Famed Harvard constitutional law professor Laurence Tribe was on MSNBC this past week expressing outrage over the deployment of federal agents who’ve been running rampant in Portland, without identification on their militarized uniforms or the constitution on their side. Laurence Tribe is passionate about justice and the law. Now, he is bringing his legal gifts to the issue of animal rights, which some predict will emerge as the leading social justice movement of the 21st Century, as it impacts climate change, habitat destruction, wildlife extinction, human world hunger, human disease and – of course – animal cruelty.
ARE ANIMALS ON THE BRINK OF A LEGAL BREAKTHROUGH?
Is a game-changing moment in animal rights law imminent? Are animals about to be declared more than things and property and, instead, be given the status they deserve: personhood? Well, if anyone can do it.. this guy can! The famed legal scholar and Harvard Law Professor has just requested leave to file an amicus curiae (friend of the court) brief in support of the Nonhuman Rights Projects’ appeal in Happy’s elephant rights case, arguing that her legal personhood and right to liberty should be part of New York’s “noble tradition of expanding the ranks of rights holders.”
Happy is the ironically named sad elephant who has been stuck in the Bronx zoo for decades as activists and lawyers fight to get her to one of the many sanctuaries eager to take her. Tribe describes her situation this way. “Happy is an autonomous and sentient Asian elephant who evolved to lead a physically, intellectually, emotionally, and socially complex life,” Professor Tribe adds, “Every day for forty years, her imprisonment by the Bronx Zoo has deprived her of this life.”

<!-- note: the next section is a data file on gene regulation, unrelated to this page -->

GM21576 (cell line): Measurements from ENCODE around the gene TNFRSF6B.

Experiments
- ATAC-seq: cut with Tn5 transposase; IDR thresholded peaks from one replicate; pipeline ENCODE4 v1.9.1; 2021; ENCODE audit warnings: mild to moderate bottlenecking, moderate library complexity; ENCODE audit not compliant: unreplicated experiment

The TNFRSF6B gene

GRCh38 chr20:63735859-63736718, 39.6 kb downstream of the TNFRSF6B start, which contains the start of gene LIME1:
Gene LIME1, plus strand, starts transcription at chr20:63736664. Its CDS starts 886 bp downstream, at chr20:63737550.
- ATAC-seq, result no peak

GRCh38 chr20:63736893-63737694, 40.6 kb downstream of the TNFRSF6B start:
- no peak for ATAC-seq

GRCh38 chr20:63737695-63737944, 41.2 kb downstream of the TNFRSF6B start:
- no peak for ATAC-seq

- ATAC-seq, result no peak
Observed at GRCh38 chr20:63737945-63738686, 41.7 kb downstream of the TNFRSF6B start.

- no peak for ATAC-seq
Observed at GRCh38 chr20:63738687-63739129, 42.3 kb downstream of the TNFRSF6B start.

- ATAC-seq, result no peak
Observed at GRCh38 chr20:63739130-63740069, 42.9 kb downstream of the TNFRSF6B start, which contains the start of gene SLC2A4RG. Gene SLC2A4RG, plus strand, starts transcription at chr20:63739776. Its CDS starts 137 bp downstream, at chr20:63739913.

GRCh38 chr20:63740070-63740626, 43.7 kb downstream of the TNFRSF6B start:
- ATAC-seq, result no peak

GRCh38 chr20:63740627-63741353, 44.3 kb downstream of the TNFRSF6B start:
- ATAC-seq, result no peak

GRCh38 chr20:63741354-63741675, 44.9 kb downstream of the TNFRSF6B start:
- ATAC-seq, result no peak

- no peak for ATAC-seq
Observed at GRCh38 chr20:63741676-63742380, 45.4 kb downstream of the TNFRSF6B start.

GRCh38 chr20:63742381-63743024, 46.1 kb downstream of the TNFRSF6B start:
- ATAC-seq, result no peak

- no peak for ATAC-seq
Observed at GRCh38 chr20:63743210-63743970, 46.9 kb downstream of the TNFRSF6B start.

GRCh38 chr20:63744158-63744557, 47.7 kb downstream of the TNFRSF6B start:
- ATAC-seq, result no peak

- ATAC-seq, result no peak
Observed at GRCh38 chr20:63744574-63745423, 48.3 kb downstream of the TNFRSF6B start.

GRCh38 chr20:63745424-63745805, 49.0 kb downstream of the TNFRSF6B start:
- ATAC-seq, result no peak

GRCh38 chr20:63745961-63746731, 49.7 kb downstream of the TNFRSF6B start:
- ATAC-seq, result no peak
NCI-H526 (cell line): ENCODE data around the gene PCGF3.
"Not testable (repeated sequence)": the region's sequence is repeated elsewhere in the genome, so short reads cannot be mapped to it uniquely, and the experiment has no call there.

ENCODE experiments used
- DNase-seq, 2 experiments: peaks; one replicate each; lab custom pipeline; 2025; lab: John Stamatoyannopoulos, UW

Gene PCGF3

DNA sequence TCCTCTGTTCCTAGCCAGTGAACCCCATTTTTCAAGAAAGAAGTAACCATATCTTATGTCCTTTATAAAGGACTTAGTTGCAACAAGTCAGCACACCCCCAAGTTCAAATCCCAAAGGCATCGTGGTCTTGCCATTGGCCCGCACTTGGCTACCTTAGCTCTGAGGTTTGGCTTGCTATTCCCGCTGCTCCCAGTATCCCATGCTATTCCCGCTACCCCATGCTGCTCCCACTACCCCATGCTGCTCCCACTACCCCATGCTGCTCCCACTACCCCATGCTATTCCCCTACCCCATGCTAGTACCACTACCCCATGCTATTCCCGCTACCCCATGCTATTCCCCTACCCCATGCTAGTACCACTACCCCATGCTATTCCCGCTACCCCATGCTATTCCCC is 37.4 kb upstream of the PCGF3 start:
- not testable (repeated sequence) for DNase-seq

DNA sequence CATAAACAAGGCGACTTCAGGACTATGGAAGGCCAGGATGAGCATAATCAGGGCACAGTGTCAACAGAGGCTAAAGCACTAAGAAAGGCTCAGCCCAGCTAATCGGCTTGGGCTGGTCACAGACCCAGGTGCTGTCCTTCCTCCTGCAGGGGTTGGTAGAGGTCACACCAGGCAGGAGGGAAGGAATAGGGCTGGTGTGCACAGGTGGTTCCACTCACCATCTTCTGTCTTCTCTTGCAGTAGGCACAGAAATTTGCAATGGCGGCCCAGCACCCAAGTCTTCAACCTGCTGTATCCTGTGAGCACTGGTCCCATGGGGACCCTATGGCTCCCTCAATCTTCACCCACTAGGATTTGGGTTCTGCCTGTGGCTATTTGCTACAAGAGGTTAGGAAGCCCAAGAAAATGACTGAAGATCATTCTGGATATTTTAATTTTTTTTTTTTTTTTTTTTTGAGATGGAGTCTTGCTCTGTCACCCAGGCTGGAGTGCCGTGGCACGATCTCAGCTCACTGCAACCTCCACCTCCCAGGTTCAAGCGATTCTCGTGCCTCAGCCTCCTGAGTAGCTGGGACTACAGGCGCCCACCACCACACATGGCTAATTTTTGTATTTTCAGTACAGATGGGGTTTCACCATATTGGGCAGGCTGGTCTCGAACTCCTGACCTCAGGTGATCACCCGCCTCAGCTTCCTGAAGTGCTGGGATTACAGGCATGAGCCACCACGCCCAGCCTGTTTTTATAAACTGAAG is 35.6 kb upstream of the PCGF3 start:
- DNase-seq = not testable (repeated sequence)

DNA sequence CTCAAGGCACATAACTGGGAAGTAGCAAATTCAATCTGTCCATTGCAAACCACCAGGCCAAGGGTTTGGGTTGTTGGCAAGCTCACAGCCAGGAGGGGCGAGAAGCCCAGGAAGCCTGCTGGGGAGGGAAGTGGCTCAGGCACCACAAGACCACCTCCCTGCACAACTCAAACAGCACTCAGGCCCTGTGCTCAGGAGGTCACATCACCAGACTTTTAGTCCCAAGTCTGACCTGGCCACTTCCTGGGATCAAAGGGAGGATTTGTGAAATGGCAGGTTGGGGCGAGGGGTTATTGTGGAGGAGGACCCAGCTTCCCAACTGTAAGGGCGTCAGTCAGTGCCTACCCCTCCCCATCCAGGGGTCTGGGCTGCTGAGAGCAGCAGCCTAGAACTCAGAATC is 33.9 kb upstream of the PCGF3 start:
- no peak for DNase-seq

NHRP’s Nonhuman Rights Project’s President Steven Wise speaks with JaneUnChained’s Jane Velez-Mitchell. NHRP expects oral arguments to take place sometime in the fall. The organization just filed its appellate brief. Also, read this overview.
PHILOSOPHERS JUMP IN TO HELP HAPPY
Following in the footsteps of Professor Tribe, two habeas corpus scholars and twelve North American philosophers with expertise in animal ethics, animal political theory, the philosophy of animal cognition and behavior, and the philosophy of biology, have submitted amicus briefs in support of NHRP’s elephant client Happy’s legal personhood and right to liberty. You can find NHRP’s press release about these briefs here.
EVEN THE JUDGE WAS SYMPATHETIC
Earlier this year, Happy got a compliment from a Bronx Supreme Court Justice. Justice Alison Y. Tuitt wrote that while she “agrees [with the NhRP] that Happy is more than just a legal thing, or property … and may be entitled to liberty,” she nevertheless claimed she was forced to dismiss Happy’s habeas petition because “regrettably … this Court is bound by the legal precedent set by the Appellate Division when it held that animals are not ‘persons’ entitled to rights and protections afforded by the writ of habeas corpus.”
TRIBE HITS HARD AGAINST SPECIESISM
Professor Tribe shot back with this argument, saying the Appellate Divisions decisions “rest on the manifestly unjust and myopic premise that human beings are the only species entitled to legal personhood and therefore the only beings on earth capable of possessing legal rights. These decisions run counter to New York’s common law of habeas corpus, which has a noble tradition of expanding the ranks of rights holders.”